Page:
If the term "folk music" still makes you think of baby boomers getting bleary-eyed over Peter, Paul and Mary, you probably haven't been listening to Billy Bragg or Michelle Shocked. Sounding vaguely like Phil Ochs and Woody Guthrie filtered through the Clash, Billy Bragg sets his tough agitprop and coarsely moving ballads against an electronic guitar sound (usually unaccompanied) that shoots sparks every which way but right. Depending upon whether you get your cultural information from the Revolutionary Worker or the National Review, Bragg is either the reigning social conscience of British pop or a preachy pinko crank with a throat condition. While he may be preachy, he's never dull. When I saw him perform on the west coast last week, he combined a terrific set of songs with a large number of political announcements, a voter registration drive, and even his own version of the Socialist Comedy Hour. Bragg's politics are often most acute when they're the most personal, especially on "Levi Stubbs' Tears," one of the very few songs that have anything interesting to say about how music affects ordinary people's lives. Equally likely to defy expectations is Michelle Shocked, who will open for Bragg. While her stage name may make you suspect that she's some sort of shrieking punkette, she is in fact a west Texas folk troubadour with a great knack for story telling. Her Texas Campfire Tapes must rank as the best major-label album ever recorded entirely on a Sony Walkman. Tonight, 7:30 PM, Cabaret Metro, 3730 N. Clark; 549-0203.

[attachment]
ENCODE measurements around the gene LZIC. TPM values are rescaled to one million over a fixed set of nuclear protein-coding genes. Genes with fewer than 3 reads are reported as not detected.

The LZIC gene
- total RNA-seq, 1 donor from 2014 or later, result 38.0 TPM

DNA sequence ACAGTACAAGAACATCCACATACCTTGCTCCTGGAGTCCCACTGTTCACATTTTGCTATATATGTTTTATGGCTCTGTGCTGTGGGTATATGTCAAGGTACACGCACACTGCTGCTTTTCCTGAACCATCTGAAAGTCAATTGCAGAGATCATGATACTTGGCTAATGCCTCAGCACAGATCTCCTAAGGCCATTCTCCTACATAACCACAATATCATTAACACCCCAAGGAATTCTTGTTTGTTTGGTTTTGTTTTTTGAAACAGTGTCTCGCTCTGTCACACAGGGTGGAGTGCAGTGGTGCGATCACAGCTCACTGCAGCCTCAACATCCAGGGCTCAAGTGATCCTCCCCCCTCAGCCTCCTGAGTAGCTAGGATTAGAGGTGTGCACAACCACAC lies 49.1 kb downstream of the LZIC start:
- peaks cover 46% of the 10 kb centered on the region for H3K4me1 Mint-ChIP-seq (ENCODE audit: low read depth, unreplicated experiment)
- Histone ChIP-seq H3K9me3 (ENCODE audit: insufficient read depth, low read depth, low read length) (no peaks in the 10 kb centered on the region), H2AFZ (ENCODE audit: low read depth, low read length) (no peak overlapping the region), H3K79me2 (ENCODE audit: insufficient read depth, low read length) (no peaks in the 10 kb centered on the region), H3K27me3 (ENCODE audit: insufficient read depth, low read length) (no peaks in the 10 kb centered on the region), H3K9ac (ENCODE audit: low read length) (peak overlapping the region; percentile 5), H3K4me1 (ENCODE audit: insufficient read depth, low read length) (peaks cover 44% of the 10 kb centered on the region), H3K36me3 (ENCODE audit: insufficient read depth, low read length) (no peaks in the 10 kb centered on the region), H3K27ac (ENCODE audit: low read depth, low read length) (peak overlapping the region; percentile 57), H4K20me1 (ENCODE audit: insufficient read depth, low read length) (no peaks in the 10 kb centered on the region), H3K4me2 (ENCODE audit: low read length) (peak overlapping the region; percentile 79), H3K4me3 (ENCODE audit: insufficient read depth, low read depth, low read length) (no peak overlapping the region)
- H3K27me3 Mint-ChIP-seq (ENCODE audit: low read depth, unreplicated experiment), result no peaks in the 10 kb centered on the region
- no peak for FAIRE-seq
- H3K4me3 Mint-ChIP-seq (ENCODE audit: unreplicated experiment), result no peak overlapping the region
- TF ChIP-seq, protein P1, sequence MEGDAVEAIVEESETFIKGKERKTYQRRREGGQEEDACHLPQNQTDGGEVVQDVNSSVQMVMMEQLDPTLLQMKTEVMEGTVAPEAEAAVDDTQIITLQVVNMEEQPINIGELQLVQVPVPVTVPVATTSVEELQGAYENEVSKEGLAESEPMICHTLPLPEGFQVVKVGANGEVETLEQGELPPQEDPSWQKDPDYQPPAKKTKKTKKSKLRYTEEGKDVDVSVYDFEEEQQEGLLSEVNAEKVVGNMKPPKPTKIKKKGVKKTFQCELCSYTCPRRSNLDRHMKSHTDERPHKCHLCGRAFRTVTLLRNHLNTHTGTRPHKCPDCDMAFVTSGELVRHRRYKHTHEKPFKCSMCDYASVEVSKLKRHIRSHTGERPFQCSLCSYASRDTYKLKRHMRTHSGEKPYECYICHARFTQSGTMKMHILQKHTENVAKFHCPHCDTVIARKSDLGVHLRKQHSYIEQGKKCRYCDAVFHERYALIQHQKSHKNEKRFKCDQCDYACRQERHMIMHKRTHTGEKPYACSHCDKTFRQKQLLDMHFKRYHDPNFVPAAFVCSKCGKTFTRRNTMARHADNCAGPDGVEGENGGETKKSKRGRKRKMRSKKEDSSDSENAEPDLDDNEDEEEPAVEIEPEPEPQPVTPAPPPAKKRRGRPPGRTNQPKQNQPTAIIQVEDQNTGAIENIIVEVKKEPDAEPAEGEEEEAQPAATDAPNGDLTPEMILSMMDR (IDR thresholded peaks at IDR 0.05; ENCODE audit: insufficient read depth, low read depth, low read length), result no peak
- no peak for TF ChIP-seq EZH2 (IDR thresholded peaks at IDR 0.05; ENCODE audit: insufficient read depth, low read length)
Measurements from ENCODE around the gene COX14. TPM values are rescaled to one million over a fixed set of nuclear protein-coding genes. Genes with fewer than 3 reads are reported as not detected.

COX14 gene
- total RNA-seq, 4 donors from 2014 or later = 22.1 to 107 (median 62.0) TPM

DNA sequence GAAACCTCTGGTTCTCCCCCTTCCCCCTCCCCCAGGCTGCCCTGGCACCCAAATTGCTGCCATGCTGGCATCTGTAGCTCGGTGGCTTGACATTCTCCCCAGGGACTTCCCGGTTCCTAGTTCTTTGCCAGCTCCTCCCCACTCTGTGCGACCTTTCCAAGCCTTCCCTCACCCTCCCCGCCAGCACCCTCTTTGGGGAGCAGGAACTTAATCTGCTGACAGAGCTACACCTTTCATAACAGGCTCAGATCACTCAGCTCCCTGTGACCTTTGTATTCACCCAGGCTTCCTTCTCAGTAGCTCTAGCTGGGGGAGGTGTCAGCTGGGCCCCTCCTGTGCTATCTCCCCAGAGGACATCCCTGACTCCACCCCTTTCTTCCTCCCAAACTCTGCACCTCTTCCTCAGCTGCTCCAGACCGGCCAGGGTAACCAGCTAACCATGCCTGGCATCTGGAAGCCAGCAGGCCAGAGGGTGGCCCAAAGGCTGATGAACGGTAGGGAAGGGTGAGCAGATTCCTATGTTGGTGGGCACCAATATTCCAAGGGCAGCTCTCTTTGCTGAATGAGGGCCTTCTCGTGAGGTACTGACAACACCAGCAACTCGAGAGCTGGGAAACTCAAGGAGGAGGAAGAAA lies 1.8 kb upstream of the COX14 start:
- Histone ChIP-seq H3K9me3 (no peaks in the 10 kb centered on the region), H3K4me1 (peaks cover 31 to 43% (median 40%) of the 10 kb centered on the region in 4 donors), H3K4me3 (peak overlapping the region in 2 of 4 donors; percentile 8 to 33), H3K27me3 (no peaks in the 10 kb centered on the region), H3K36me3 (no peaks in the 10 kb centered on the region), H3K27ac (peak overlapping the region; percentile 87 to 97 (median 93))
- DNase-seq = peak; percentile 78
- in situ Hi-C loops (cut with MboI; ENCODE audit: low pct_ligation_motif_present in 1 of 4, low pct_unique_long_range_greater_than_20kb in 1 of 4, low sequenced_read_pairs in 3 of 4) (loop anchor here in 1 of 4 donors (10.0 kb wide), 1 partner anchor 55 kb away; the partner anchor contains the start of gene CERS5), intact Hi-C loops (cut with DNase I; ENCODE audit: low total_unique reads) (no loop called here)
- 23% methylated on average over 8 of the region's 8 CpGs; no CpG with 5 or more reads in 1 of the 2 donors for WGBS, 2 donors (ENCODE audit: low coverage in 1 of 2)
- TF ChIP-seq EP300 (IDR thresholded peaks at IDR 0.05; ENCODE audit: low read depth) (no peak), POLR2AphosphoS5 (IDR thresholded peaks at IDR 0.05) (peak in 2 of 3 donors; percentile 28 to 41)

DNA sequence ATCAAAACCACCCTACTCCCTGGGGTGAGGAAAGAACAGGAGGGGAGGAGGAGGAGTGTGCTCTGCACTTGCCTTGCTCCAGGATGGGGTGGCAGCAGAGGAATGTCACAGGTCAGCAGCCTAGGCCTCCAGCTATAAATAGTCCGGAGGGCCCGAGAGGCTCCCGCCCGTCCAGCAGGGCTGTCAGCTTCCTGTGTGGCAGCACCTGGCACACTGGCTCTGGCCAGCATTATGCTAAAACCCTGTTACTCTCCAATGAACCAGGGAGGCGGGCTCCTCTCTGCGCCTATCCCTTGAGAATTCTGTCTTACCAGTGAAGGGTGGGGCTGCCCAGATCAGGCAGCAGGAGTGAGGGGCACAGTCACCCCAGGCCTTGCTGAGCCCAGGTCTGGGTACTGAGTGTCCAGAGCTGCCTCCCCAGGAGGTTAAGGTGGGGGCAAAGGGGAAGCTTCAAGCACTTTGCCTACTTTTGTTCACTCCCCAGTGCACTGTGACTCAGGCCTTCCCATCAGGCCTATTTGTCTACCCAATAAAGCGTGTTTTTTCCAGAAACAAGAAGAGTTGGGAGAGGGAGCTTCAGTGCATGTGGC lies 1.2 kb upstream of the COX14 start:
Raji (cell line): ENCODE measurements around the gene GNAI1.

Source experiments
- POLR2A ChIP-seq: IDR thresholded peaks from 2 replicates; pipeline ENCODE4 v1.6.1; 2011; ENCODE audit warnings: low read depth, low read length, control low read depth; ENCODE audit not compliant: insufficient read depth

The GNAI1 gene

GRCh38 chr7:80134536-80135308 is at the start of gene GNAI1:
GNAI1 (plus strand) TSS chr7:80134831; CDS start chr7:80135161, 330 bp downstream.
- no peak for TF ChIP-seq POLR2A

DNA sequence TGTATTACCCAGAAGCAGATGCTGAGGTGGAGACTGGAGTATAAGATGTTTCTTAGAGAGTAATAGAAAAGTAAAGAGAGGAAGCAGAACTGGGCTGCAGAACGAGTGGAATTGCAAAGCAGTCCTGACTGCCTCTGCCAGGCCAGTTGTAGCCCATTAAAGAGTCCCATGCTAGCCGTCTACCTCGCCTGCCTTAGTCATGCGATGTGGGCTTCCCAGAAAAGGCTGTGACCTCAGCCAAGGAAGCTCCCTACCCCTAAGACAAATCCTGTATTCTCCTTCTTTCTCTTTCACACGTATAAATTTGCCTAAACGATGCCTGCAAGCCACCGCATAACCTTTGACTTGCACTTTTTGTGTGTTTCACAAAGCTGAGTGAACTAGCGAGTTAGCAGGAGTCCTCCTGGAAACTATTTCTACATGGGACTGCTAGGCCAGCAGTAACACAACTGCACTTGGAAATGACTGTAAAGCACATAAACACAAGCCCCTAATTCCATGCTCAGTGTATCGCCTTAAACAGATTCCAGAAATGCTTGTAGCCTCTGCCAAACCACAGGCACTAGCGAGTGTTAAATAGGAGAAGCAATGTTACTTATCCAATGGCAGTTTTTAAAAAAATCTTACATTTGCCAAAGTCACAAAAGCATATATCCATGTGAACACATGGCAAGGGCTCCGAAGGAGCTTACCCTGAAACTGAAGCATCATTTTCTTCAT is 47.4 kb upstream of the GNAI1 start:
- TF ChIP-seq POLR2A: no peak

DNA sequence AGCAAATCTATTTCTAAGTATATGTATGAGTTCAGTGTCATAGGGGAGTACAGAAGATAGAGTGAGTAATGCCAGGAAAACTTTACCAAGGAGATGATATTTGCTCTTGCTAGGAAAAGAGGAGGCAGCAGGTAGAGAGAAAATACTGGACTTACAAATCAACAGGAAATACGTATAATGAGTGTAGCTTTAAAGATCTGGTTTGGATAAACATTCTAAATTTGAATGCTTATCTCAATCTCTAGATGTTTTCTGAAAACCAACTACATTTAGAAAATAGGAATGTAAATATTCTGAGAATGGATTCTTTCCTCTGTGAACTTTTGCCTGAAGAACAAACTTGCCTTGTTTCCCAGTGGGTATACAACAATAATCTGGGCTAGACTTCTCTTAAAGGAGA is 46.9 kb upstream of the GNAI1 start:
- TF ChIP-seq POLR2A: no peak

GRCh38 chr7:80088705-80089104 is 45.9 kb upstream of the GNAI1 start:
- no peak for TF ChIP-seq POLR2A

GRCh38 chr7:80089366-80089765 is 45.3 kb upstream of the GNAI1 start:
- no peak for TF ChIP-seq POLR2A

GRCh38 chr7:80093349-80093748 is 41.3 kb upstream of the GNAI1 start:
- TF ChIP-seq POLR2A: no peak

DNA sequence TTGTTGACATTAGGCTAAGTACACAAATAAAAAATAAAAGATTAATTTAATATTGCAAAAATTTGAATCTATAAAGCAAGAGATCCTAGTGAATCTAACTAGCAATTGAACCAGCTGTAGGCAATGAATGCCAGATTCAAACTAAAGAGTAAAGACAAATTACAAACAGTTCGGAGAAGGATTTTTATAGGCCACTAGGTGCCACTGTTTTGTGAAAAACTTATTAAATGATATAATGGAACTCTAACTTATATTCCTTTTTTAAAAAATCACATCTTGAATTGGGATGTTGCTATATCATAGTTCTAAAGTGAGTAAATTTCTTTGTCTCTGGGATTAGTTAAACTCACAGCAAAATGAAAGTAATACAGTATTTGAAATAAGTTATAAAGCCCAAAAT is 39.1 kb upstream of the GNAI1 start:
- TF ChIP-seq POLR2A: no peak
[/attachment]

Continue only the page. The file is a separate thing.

Art accompanying story in printed newspaper (not available in this archive): photo/Adrian Boot.